The typical pin pull alarms have been making some noise in the week following coronation-arrest controversy. With the emergence of new ways to request help, from app-based alarms to smartwatches, how effective is this device for self-defence?
The purpose of noise-based rape alarms is to help to draw attention to an attacker and potentially deter them from continuing the assault. While recommended, the UK's National Police Chiefs' Council (NPCC) also suggest these should be carried as one of a number of measures to reduce the risk of assault, including learning self-defence techniques, avoiding dangerous situations, and seeking help from bystanders or law enforcement.
One limitation of noise-based rape alarms is that they rely on someone else hearing the alarm and responding to the situation. In some cases, there may not be anyone nearby who can hear the alarm or who is able to respond quickly enough to prevent harm. Additionally, some attackers may be undeterred by an alarm and may continue the assault regardless.
Pick Protection founder Rebecca Pick created a prototype for a wearable alarm which sent the users GPS and opened a call with operators, when her neighbour was sexually assaulted in a built-up area. Despite calls for help, no one came to the woman’s aid.
Pick Protection has since provided protection for employees working in high-risk situations, from British Red Cross to Arnold Clark, and is now preparing to launch a personal alarm, the Pick Guardian, to anybody who would like to feel more confident in their safety.
“Pin-pull alarms, which emit a piercing sound, act in a very different way to something like the Pick Guardian [https://www.pickprotection.com/register-your-interest/], which is designed to be a very discreet way to let emergency services know you're in trouble, as you don’t even need your phone to hand. One is a deterrent and, in some scenarios, a way of getting help. The other is designed to get emergency support as quickly and easily as possible.
Personal safety is a very complex issue and unfortunately very prevalent due to the number of attacks on women each year. There’s no blueprint on how to protect yourself, as every situation is different.”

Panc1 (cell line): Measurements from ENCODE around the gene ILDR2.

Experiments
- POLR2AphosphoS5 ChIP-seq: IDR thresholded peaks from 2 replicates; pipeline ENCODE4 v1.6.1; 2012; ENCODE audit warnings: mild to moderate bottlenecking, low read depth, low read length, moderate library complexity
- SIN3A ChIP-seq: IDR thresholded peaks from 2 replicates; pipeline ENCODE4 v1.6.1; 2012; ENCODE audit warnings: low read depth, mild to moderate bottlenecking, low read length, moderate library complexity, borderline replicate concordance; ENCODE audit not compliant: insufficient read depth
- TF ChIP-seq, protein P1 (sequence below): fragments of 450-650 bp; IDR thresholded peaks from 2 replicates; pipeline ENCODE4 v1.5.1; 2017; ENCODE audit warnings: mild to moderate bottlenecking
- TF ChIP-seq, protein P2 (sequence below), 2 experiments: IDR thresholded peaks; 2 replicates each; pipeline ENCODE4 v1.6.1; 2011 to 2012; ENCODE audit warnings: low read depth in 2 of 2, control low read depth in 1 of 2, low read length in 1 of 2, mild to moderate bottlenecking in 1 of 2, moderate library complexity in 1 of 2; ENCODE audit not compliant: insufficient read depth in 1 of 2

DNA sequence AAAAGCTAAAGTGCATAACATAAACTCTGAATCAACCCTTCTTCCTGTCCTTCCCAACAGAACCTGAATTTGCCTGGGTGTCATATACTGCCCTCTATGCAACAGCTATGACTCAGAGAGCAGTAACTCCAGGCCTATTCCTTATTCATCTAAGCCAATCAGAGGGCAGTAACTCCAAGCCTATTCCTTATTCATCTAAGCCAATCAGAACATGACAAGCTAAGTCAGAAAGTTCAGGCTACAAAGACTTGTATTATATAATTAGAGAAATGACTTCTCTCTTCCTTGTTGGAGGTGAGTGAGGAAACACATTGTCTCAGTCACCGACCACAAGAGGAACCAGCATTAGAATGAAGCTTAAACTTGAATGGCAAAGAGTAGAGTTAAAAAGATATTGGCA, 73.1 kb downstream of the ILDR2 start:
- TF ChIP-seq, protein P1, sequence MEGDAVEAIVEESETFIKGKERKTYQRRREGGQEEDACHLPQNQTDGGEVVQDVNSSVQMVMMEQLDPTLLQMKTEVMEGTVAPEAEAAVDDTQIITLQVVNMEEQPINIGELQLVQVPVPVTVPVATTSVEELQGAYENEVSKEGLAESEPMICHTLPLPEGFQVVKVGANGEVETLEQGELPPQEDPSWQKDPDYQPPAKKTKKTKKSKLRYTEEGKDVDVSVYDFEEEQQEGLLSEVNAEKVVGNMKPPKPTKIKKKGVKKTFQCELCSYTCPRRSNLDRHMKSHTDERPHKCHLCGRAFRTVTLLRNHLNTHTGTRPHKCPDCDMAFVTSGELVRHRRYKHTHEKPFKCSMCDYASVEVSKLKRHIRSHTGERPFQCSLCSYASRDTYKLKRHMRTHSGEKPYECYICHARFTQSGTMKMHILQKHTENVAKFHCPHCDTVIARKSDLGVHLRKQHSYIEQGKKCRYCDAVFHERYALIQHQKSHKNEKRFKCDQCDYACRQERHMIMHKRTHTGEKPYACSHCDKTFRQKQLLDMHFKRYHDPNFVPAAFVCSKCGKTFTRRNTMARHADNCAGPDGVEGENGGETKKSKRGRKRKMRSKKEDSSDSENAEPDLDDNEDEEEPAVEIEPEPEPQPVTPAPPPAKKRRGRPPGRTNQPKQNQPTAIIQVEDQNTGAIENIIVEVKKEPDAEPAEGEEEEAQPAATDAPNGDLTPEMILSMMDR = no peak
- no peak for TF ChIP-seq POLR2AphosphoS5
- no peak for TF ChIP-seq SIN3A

With many instances where noise-based rape alarms have been effective in drawing attention to an attack and potentially deterring the attacker, there’s a reason they’re recommended by police as one legal form of self-defence. Given they omit a sound that’s equivalent to a jet engine starting up, it’s easy to see how it can be effective in scaring off would-be attackers.
UK law states people are allowed to use “reasonable force to defend themselves from an attack […] Personal alarms can be a helpful tool in drawing attention to an attack and potentially deterring the attacker, but they should not be relied upon as the sole means of self-defence.”
Everyday objects such as an umbrella and physical techniques might be used alongside an alarm as a deterrent, and these suggestions have led to some creative suggestions from the Reddit community looking for inventive ways to defend themselves.
Tailcombs, hairspray and hand sanitiser were mentioned, while others stuck with the long-standing advice of having keys to hand to use in self-defence if necessary.
Discussions on forums around what is or isn’t allowed beyond the noise-based alarms shows just how much personal safety is on people’s minds.
Rebecca Pick notes that the fact people are having to think about self-defence methods as much as they do indicates the wider issue,
“Smartphone safety features, personal alarms and apps don’t fix the problem that 85,000 women experience a sexual assault every year, and 1.7 million women are victims of domestic abuse. Nor do they exist to put the onus on the victim. They’re offering an option for personal protection to hopefully reduce the number of people, women in particular, who are targeted, and give people more confidence in their safety.”
NOTES TO EDITORS
Pick Protection has been trading since 2018 and offers lone worker solutions to organisations around the UK. Rebecca Pick is the CEO and founder, and created a prototype for an attack alarm while studying at Strathclyde University in 2013. Pick Protection is crowdfunding for their new Pick Guardian Alarm in June and is asking anyone interested in this to sign up for updates [https://www.pickprotection.com/register-your-interest/].
Alice Bowerman - Marketing Manager
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